Monday, June 6, 2016

Working for the DC Dollar - Part 1: How I Got There

Working for the DC Dollar
Part 1: How I Got There

First off, I’d like to thank any of you who are regularly reading this blog for giving attention to my words and occasional images.  There have been no more than 600 ‘hits’ so far, so I’m not exactly in the major league and of course I’ve no idea how many of those are just glances and how many represent a reading of one or more entries.  But it feels like a substantial number to me, and – as I say – those of you who actually do read these words are appreciated.  (Even those of you who haven’t got round to buying a copy of ‘Wilful Misunderstandings’ yet.  Tch tch.)

If you’ve got here via my website or through Goodreads, you may be wondering about my former incarnation as Dick Foreman, writer of ‘Black Orchid’ and a scattering of additional work for DC and other comics publishers back in the 1990s.  I generally describe myself, to anyone who asks, as a small footnote in the history of comics – but even footnotes can be of interest to some.  So I thought I’d share a few reminiscences from those times over the next few weeks, and wrap it up with some sort of how I got from there to here summary.  Here goes…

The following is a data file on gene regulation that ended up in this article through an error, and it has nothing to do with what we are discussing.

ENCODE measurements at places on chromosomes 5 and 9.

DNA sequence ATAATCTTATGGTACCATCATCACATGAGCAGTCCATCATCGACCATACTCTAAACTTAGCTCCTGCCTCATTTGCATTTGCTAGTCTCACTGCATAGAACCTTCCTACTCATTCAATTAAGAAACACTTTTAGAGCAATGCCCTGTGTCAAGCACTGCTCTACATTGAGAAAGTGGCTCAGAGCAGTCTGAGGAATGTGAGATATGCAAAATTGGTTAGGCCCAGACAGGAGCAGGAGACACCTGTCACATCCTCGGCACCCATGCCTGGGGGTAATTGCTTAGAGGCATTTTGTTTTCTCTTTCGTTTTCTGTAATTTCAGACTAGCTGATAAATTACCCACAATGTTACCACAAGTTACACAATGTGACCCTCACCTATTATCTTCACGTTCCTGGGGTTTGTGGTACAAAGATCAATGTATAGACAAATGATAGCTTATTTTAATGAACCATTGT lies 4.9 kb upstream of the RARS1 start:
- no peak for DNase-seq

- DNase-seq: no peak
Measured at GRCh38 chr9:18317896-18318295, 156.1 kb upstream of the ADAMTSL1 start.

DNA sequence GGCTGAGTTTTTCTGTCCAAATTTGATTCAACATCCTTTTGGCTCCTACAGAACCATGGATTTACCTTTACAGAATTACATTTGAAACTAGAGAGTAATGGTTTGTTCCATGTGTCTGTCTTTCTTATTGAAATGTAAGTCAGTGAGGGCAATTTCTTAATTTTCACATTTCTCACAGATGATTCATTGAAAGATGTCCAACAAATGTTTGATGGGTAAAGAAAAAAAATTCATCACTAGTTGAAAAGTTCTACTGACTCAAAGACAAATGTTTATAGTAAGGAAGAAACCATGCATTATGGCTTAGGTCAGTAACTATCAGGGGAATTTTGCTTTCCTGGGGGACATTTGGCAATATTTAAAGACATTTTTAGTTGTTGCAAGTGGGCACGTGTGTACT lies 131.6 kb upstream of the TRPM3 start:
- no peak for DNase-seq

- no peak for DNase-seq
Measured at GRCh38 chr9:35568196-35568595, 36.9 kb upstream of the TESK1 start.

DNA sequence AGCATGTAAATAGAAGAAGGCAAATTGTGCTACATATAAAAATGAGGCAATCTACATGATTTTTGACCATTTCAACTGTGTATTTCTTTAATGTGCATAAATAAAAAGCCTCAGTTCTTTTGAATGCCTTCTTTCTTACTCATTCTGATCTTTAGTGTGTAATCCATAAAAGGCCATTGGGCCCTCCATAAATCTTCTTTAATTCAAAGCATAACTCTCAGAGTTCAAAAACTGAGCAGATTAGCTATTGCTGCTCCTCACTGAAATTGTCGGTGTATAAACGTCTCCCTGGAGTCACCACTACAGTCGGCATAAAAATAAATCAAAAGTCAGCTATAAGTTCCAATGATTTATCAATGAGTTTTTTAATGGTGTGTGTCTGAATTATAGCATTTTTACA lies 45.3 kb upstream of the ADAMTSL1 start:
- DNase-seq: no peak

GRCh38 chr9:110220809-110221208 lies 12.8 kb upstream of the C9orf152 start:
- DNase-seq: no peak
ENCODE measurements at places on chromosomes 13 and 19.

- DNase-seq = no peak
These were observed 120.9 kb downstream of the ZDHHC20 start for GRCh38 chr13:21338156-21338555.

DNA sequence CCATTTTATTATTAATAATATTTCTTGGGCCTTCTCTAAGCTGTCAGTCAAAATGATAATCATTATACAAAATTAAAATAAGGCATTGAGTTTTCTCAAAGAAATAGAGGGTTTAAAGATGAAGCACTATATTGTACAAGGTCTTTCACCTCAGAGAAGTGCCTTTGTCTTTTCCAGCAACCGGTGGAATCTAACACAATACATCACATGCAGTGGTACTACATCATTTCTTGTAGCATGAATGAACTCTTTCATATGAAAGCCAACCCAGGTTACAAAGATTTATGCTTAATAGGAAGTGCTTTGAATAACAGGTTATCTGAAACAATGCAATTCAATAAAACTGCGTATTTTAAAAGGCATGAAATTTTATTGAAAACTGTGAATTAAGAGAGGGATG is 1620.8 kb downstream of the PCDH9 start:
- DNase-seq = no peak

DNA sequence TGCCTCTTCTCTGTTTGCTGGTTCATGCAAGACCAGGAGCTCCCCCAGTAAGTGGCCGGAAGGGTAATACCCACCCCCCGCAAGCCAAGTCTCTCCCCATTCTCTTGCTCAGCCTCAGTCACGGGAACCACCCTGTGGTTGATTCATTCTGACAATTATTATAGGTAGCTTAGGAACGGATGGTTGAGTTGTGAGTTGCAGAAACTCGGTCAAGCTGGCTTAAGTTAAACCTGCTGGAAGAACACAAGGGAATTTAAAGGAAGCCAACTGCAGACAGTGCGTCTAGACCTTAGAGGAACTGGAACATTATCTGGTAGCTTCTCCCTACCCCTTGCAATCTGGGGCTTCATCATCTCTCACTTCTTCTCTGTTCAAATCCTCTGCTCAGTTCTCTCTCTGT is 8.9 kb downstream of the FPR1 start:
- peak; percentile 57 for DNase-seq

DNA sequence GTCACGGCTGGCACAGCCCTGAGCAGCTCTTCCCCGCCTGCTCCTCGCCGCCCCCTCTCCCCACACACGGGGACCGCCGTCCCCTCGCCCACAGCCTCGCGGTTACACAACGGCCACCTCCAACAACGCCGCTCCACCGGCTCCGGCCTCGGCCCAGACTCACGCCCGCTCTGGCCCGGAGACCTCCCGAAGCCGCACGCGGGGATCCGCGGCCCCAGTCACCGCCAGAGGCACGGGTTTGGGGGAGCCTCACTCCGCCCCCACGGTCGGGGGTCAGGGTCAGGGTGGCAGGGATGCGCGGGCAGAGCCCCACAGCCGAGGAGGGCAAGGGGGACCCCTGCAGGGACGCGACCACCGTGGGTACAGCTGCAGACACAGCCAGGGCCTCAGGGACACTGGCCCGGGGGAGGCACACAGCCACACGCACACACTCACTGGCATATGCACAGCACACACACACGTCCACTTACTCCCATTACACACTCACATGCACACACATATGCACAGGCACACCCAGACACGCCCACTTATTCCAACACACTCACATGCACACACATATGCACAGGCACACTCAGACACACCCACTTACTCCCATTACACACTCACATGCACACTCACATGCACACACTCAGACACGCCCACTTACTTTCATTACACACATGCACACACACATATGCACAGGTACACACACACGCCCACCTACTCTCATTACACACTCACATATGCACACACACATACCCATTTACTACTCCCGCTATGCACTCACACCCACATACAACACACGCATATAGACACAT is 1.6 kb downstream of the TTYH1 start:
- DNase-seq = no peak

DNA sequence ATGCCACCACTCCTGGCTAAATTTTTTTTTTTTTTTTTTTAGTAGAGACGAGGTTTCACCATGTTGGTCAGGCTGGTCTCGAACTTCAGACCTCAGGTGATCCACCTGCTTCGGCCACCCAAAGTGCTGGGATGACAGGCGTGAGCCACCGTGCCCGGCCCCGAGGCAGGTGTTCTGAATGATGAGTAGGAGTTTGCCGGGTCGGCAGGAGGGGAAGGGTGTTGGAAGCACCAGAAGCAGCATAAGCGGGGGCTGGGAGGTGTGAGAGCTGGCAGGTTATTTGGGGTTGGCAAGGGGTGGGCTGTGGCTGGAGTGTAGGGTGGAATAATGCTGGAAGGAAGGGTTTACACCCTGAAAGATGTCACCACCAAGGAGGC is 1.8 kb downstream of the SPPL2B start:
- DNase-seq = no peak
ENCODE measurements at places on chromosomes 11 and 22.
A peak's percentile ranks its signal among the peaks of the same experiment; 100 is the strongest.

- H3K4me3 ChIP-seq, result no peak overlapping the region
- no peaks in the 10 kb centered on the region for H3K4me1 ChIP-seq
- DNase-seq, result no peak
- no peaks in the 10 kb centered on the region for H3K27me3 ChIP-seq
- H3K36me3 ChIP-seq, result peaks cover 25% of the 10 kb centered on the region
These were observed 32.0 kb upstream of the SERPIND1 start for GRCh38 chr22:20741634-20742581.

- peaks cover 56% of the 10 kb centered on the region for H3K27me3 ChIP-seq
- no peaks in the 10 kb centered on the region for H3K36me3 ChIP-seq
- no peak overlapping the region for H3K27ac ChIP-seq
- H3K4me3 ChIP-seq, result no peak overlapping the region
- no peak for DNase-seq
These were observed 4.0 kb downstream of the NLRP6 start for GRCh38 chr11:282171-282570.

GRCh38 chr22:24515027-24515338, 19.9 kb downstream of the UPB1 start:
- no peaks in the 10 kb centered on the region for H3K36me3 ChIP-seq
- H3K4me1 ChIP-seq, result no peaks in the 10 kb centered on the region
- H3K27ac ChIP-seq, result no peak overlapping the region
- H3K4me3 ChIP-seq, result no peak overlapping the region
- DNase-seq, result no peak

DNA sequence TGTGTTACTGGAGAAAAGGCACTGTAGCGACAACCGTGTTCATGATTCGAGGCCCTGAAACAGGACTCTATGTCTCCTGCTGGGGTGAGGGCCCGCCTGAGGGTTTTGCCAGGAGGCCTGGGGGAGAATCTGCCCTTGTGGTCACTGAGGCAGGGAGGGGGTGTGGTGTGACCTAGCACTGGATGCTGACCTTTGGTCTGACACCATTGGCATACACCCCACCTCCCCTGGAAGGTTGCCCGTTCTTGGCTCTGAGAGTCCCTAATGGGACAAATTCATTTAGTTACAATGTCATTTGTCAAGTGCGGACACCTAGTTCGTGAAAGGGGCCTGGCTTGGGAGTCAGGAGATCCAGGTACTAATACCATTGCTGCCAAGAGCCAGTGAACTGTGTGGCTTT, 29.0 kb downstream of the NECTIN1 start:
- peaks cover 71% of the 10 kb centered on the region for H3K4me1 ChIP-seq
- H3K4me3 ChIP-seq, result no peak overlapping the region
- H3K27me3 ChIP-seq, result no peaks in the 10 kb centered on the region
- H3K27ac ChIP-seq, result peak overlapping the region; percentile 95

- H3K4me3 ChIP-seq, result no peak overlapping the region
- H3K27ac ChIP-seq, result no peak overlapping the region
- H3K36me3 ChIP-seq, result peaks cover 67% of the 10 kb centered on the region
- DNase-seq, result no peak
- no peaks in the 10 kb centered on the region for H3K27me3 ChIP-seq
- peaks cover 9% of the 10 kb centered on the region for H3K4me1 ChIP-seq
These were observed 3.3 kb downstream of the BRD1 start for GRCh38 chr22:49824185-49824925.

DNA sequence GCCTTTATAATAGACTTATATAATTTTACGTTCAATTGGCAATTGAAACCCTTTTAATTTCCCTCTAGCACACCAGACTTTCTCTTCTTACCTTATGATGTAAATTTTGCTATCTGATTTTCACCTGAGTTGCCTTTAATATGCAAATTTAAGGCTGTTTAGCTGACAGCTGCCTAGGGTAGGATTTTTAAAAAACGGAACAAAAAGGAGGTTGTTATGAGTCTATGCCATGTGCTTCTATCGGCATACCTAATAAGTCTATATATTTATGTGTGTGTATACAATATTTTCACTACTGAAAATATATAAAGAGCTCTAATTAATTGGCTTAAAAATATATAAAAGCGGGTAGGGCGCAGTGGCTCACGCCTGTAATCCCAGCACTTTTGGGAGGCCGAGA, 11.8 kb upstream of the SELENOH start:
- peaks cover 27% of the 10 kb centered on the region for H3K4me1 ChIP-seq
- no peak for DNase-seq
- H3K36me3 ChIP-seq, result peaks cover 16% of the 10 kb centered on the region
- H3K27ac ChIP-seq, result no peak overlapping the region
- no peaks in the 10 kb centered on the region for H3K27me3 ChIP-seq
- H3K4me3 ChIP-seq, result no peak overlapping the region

(I’m working purely from memory.  If I started going through diaries and records from that time, I’d take far too long to get this out.  Maybe one day, if it seemed worth the effort…)

The Comics Boom

A little bit of scene setting to start with.  The late 80s and early 90s were, I think, a rather exciting time to be reading and making comics in the UK and the US.  There was a sense that the market for them could be opened as wide as that for books and films.  Comic strip art wasn’t just for children and adolescents.  The term ‘graphic novel’ was being bandied about for the first time, and boy did that sport a bunch more gravitas than ‘comic’.  Or so it seemed.